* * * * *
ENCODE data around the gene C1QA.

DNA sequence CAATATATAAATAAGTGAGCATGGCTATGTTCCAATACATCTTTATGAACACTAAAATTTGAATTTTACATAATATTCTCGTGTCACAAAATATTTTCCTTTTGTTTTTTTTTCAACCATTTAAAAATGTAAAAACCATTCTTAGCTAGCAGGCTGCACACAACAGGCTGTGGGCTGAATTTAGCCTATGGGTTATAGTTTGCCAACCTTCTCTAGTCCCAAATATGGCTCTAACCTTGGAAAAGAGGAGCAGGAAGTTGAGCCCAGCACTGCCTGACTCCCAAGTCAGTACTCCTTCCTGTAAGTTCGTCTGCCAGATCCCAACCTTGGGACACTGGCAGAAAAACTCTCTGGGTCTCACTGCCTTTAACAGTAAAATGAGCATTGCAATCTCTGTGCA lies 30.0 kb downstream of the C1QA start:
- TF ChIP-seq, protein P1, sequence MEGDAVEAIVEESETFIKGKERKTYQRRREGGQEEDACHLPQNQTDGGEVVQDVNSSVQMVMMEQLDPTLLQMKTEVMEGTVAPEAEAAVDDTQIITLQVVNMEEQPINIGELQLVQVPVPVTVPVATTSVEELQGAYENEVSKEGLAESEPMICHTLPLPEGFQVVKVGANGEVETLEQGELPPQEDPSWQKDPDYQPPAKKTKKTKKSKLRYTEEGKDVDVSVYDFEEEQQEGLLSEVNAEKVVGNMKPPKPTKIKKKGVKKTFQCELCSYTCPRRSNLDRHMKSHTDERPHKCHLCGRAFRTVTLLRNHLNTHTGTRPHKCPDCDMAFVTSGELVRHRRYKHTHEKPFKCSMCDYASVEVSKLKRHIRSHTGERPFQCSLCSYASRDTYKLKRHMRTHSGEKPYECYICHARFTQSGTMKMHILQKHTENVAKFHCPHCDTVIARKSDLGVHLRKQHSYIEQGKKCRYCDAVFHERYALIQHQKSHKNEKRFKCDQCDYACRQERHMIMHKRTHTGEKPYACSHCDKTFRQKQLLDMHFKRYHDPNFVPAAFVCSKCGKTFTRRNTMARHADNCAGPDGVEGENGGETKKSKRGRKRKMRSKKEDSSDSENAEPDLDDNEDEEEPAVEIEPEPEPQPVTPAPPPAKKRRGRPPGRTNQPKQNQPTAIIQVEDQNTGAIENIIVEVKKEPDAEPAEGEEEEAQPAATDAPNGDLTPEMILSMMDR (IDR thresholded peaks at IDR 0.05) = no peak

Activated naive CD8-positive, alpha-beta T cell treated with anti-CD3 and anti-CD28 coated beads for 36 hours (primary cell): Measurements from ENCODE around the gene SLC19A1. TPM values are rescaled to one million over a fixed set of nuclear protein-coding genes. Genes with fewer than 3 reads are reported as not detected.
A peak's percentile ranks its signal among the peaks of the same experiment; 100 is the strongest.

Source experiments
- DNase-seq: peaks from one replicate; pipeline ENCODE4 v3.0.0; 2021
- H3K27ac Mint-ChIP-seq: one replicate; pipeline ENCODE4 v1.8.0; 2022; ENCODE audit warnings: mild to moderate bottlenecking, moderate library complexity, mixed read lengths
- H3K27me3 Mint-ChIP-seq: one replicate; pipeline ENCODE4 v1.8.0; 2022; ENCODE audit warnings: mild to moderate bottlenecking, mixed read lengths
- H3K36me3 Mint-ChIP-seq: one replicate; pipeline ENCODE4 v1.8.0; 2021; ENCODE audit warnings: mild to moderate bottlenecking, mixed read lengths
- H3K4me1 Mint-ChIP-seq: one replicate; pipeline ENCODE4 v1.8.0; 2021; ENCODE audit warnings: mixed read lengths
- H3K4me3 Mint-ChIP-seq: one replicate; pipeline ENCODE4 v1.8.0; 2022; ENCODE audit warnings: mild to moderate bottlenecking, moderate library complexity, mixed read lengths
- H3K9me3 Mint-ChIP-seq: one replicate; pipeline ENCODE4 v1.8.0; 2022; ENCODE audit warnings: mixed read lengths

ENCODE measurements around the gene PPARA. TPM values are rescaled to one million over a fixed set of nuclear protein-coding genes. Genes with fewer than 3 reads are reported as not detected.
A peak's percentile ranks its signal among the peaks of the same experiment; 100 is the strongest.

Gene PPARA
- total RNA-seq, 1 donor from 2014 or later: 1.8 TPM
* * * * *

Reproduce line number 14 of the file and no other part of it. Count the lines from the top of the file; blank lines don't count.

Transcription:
ENCODE measurements around the gene PPARA. TPM values are rescaled to one million over a fixed set of nuclear protein-coding genes. Genes with fewer than 3 reads are reported as not detected.